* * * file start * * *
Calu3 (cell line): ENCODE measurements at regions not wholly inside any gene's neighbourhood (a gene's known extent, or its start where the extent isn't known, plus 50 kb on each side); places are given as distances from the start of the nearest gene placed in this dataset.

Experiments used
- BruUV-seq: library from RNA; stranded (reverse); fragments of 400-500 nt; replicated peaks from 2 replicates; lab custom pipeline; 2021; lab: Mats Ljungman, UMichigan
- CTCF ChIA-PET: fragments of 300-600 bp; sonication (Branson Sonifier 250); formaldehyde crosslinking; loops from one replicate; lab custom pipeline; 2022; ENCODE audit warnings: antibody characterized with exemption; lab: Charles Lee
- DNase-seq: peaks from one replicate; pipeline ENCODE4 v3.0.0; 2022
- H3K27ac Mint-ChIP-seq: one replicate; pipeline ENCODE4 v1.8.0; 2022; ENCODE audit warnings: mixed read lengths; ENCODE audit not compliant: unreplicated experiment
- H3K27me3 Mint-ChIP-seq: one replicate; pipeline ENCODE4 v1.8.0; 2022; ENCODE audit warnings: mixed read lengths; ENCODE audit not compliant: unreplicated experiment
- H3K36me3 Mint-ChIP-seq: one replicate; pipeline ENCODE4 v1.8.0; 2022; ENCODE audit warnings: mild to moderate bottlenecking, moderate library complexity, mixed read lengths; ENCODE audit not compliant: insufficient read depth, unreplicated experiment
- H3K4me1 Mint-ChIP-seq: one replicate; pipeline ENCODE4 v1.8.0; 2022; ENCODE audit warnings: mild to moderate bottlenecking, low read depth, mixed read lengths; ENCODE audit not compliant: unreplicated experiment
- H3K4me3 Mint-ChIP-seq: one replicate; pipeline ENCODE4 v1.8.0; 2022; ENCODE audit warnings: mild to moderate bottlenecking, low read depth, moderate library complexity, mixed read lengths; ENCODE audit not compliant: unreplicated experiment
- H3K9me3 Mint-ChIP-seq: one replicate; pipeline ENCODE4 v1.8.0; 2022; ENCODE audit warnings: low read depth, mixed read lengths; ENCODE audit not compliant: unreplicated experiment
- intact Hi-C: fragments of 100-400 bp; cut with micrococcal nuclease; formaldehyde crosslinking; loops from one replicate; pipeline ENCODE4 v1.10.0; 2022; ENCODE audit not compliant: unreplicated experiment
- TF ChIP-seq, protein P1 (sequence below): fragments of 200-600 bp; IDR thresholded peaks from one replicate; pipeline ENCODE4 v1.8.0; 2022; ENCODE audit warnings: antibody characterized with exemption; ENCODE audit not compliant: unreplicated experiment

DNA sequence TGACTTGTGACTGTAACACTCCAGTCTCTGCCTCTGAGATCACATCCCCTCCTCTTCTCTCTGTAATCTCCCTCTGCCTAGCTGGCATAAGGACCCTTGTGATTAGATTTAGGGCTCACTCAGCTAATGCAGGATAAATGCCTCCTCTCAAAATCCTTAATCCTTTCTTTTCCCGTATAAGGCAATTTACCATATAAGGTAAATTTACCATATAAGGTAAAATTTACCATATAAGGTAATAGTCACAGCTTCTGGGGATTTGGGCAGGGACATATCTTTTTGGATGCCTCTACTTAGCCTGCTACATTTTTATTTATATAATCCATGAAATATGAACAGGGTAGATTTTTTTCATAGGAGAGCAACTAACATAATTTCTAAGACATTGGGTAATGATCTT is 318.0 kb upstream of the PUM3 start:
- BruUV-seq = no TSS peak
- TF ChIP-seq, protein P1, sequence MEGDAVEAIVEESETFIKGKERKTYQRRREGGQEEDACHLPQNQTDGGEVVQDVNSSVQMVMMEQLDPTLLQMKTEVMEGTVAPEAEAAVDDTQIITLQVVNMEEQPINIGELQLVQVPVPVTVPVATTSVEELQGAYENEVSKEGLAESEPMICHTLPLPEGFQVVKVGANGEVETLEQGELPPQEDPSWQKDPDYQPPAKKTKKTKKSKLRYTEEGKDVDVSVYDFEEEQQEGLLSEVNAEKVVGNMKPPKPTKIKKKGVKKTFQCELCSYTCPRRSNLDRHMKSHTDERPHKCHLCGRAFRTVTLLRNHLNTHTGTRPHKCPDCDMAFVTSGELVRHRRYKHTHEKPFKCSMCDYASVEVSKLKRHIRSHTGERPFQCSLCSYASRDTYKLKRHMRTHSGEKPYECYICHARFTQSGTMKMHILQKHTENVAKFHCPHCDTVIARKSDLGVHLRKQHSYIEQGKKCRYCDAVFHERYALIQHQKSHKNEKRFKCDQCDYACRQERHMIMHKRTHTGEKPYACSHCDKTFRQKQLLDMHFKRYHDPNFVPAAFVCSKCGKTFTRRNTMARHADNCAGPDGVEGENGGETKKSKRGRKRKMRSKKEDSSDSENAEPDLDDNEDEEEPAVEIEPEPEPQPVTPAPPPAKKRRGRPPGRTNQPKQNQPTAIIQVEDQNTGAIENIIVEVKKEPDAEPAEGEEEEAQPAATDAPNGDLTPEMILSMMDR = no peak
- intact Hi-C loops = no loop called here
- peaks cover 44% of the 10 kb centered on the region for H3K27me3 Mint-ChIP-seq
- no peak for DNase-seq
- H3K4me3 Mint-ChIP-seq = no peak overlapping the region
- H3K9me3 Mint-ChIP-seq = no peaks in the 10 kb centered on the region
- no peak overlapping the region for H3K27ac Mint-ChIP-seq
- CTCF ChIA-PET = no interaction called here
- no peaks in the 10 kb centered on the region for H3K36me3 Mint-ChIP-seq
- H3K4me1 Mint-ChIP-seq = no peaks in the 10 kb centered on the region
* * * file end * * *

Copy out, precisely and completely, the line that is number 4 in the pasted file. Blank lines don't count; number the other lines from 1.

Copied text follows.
- CTCF ChIA-PET: fragments of 300-600 bp; sonication (Branson Sonifier 250); formaldehyde crosslinking; loops from one replicate; lab custom pipeline; 2022; ENCODE audit warnings: antibody characterized with exemption; lab: Charles Lee